This is a guest post by Mary J. Johnson, an educational consultant to the Library of Congress.
Many teachers who read this blog can probably tell a story of finding the perfect primary source at just the right time to ensure a brilliant teaching moment. Unfortunately, teachers more often spend hours painstakingly searching for promising primary sources to fit the curriculum and engage students. Hours, that is, until a Teachers Page Primary Source Set comes to their rescue!
Primary Source Sets typically include a mix of photographs, political cartoons, ephemera, maps, sound recordings, films, songs, and pages from historic American newspapers. Education experts at the Library have carefully selected these primary source gems to appeal to a wide range of grade levels and interests in the K-12 community.
Did you know that every Primary Source Set comes complete with a four-section Teacher’s Guide?
- Historical Background
- Suggestions for Teachers
- Additional Resources
- Primary Sources with Citations
Recently, the Library’s Educational Outreach staff has also focused its attention on discovering primary sources that support Common Core State Standards. You will notice informational texts in a variety of media featured in the latest Primary Source Sets.
In the past year, this blog announced three newly published Primary Source Sets. I’ve added my personal impressions of the value of each set below. What are yours?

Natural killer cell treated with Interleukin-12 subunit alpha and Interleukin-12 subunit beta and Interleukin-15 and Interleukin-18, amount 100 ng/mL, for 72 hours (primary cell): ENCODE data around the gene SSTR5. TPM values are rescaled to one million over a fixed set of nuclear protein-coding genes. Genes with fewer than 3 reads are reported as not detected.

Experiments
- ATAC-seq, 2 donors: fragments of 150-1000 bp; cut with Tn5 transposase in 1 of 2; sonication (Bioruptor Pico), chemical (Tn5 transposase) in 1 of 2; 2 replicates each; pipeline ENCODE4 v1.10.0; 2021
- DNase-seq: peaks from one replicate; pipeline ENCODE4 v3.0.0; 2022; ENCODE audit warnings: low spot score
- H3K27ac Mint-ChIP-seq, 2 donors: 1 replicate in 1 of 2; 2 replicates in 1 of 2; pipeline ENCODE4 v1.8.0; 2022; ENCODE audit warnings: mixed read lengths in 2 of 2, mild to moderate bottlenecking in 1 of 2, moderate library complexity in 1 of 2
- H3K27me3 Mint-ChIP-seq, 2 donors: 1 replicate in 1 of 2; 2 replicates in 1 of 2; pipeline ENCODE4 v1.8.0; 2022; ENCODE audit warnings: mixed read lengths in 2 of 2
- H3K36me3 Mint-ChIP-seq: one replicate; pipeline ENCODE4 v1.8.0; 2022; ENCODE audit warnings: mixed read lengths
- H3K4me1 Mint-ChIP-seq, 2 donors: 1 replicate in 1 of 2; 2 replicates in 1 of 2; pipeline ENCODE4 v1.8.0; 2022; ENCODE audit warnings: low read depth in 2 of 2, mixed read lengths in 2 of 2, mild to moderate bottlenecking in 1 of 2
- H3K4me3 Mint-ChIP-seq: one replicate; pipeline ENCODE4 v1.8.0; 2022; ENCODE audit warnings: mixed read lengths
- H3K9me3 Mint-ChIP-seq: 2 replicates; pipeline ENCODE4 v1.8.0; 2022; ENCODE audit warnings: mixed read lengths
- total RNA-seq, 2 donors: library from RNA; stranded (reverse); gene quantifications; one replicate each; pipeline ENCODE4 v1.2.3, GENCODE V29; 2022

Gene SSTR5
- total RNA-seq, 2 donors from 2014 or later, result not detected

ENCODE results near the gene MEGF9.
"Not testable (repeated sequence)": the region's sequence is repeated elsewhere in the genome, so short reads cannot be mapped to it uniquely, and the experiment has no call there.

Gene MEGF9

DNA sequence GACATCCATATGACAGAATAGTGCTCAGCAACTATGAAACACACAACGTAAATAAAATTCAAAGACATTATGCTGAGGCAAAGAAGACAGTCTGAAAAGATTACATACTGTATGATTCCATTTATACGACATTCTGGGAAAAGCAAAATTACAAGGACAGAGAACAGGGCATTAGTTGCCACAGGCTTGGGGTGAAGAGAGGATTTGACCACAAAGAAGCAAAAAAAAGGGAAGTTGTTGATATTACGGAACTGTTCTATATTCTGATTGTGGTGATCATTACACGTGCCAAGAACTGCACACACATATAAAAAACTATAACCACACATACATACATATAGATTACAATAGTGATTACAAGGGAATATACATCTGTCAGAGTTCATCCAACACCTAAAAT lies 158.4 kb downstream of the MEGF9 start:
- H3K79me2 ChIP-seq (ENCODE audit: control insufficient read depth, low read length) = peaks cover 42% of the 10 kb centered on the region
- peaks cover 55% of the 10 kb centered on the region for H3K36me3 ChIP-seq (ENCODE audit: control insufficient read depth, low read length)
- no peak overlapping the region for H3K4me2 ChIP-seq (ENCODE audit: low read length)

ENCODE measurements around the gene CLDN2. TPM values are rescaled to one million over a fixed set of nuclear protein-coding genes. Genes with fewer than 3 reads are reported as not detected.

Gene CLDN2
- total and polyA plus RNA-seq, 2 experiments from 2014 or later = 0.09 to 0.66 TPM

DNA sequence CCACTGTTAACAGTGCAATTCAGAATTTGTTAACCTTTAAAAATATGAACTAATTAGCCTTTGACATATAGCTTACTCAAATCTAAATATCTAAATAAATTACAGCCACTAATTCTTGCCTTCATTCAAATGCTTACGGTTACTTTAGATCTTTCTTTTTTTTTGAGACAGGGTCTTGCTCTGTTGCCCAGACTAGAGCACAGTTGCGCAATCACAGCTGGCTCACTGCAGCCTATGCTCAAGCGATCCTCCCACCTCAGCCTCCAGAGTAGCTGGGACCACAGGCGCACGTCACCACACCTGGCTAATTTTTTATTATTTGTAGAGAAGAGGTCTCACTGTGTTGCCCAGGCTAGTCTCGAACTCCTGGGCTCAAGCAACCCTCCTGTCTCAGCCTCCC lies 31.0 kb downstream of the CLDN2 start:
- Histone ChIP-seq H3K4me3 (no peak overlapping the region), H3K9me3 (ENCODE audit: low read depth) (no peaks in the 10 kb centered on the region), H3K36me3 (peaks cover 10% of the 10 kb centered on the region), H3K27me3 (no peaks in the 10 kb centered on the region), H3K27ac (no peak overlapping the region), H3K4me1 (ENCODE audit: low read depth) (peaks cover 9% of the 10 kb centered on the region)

- The Spanish-American War: The United States Becomes a World Power. If I were teaching American History (and I’m not), I would use this set in place of a textbook because of the way it reflects passionate and authentic American arguments both for and against imperialism. These primary sources are ready-made for debates, reenactments, and evidence-based writing.
- Mexican American Migrations and Communities. This set has a broad range of appeal for teachers of American History, current events, geography, English as a Second Language, and cultural studies. I found myself especially intrigued by the maps showing the shifting borders of the U.S.
- American Authors in the Nineteenth Century: Whitman, Dickinson, Longfellow, Stowe, and Poe. A gold mine for literature and humanities teachers! I can picture a celebrity showcase of famous authors, enriched and expanded through primary sources, in every classroom.
Summer is the best time to explore Primary Source Sets and to plan how you will use single items or entire sets during the next school year. Think of this round-up post as a garden ripe for easy summer harvesting! After you’ve explored the three new Primary Source Sets or any of the thirty-two available sets, let us know what ideas or items you’ve picked for next year’s teaching basket.